The Juneau Airport wants to clearcut a woodland by the floatplane pond and fill some wetlands to discourage wildlife near the airstrip, according to a list of proposals released by airport staff.
Airport Manager Allan Heese has asked the airport board to approve the list at its monthly meeting on Wednesday so he can include the proposals in a Wildlife Hazard Management Plan under review by federal regulators.
The Federal Aviation Administration is reviewing the wildlife management plan along with a host of airport improvement projects in an Environmental Impact Statement, or EIS, due late next year. The FAA ultimately could approve the wildlife management plan or an alternative to it.
Heese's proposals, listed in order of priority and with estimated dates for completion, are:
Eliminate all grassy areas adjacent to the runway, taxiway and ramp areas (2003).
Fill wetlands on airport property west of Duck Creek (2003).
Fill wetlands by Duck Creek between the airport property boundary and Mendenhall River (2003).
Relocate Duck Creek north and allow it to flow into the Mendenhall River (2005) .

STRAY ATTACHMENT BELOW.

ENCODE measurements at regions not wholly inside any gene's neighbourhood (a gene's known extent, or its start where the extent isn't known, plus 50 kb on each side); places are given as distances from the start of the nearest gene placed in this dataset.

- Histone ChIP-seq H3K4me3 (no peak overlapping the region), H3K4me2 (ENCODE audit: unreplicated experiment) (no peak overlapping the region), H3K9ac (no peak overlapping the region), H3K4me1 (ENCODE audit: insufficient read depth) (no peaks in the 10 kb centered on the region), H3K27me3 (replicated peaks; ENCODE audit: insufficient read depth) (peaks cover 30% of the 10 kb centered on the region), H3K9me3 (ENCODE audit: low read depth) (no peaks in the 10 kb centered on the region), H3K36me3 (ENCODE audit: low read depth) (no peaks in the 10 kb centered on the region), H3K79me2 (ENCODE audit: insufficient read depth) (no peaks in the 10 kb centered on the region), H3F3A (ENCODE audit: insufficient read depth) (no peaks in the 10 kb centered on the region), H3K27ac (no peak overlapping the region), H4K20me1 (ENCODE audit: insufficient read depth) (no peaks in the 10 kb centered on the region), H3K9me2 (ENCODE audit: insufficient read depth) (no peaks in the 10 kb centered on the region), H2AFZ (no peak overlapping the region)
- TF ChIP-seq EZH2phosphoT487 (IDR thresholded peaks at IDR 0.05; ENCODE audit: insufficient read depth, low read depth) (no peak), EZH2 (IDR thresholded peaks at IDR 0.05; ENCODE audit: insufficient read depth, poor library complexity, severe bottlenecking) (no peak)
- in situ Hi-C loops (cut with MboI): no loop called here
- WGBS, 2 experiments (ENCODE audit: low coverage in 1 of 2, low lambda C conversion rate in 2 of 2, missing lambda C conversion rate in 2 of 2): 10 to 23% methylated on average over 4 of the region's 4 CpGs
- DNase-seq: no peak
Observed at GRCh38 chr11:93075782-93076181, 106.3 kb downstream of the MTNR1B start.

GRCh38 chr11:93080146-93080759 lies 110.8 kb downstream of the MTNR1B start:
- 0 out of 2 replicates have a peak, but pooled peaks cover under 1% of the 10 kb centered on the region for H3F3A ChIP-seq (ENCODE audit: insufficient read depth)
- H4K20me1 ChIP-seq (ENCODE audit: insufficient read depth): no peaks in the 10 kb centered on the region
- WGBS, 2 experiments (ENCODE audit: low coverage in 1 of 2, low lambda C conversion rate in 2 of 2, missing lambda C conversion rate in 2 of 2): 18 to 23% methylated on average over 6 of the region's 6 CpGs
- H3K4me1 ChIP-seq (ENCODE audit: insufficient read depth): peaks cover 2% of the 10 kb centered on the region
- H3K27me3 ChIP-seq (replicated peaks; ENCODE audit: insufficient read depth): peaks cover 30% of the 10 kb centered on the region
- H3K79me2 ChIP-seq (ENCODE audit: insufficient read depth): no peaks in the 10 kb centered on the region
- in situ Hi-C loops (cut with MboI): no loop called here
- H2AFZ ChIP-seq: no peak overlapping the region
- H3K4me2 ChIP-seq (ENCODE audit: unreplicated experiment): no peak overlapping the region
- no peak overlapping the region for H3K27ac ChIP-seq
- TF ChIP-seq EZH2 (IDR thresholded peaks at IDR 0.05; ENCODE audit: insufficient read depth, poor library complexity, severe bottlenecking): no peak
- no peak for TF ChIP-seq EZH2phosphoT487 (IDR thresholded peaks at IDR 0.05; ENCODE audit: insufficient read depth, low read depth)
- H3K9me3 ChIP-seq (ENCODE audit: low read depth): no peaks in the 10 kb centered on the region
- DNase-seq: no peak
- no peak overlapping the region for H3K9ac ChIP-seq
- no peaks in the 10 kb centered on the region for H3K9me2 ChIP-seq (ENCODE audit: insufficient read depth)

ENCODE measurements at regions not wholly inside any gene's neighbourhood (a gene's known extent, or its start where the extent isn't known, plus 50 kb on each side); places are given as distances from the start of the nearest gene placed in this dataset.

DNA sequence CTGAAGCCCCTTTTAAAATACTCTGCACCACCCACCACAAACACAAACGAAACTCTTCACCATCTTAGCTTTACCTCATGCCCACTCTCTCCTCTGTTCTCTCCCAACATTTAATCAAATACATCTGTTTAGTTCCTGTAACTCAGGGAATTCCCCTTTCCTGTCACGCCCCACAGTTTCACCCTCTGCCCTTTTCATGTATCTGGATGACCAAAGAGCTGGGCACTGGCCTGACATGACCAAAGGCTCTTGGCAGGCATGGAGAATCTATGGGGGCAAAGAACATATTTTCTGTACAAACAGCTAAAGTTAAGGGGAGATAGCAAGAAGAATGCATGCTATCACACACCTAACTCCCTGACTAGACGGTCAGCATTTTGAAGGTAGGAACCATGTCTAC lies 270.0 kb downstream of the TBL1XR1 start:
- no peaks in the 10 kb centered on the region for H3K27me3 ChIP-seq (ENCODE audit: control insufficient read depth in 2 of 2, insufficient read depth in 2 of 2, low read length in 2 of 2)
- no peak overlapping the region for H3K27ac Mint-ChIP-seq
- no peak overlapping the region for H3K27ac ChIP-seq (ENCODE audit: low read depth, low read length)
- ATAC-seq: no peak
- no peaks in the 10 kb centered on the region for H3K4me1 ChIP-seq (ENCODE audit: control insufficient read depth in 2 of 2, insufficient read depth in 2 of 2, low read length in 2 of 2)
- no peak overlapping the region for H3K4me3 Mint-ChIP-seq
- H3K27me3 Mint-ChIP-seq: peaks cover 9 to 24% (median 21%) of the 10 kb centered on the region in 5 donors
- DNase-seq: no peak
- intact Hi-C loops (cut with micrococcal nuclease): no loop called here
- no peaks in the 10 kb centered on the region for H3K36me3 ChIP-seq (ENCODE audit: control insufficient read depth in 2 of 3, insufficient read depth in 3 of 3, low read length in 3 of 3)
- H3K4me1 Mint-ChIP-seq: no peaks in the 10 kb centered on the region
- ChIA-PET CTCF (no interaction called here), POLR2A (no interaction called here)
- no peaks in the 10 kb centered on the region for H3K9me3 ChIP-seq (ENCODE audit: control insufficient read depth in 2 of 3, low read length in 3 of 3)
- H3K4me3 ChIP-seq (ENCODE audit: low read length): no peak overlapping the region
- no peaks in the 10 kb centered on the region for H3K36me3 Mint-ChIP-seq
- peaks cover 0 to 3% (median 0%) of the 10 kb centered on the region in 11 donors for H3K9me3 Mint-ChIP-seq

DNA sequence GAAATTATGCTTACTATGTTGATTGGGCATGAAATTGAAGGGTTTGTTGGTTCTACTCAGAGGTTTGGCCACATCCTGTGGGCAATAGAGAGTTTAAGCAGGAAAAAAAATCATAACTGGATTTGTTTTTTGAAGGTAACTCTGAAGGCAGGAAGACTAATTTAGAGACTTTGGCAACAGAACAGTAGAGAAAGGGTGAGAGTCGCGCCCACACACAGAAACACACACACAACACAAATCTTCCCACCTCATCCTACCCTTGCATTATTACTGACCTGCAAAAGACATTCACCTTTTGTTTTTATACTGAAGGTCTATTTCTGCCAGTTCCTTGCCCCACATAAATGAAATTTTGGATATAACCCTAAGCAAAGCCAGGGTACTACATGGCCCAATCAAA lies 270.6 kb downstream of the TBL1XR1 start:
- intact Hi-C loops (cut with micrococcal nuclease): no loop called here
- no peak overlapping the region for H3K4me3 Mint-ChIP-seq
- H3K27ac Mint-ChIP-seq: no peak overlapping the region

Replace plastic spikes on airfield equipment with devices more effective at deterring eagles from perching (2002).
Remove aquatic vegetation in float pond and dredge the sloughs to help prevent new growth (2004).
Cut all trees in the float pond woodland and leave them on their sides (2005).
Convert drainage ditches into underground drain pipes (2004).
Improve drainage along edge of runway and parallel taxiway (2004).
Remove small rock dam at the mouth of Jordan Creek to speed up fish passage (2003).
Reconstruct inlet valve to float pond to prevent fish from entering the pond (2006).
Heese floated a few tentative proposals last month at a public meeting, but the crowd focused mostly on a tentative plan to cut the trees near the float pond.
Heese said the trees pose a serious threat to aviators because birds fly across the runway to reach the woodland, which stands between the airstrip and Douglas Island.
But the clearcut idea was opposed strongly by some residents who walk the scenic Airport Dike Trail, a popular path on the edge of the airstrip. Opponents said the woodland enhances safety because it diverts birds flying toward the runway from other directions.
The airport board is scheduled to consider the proposals at 7 p.m. Wednesday at the airport Aurora Room.
Kathy Dye can be reached at email@example.com.
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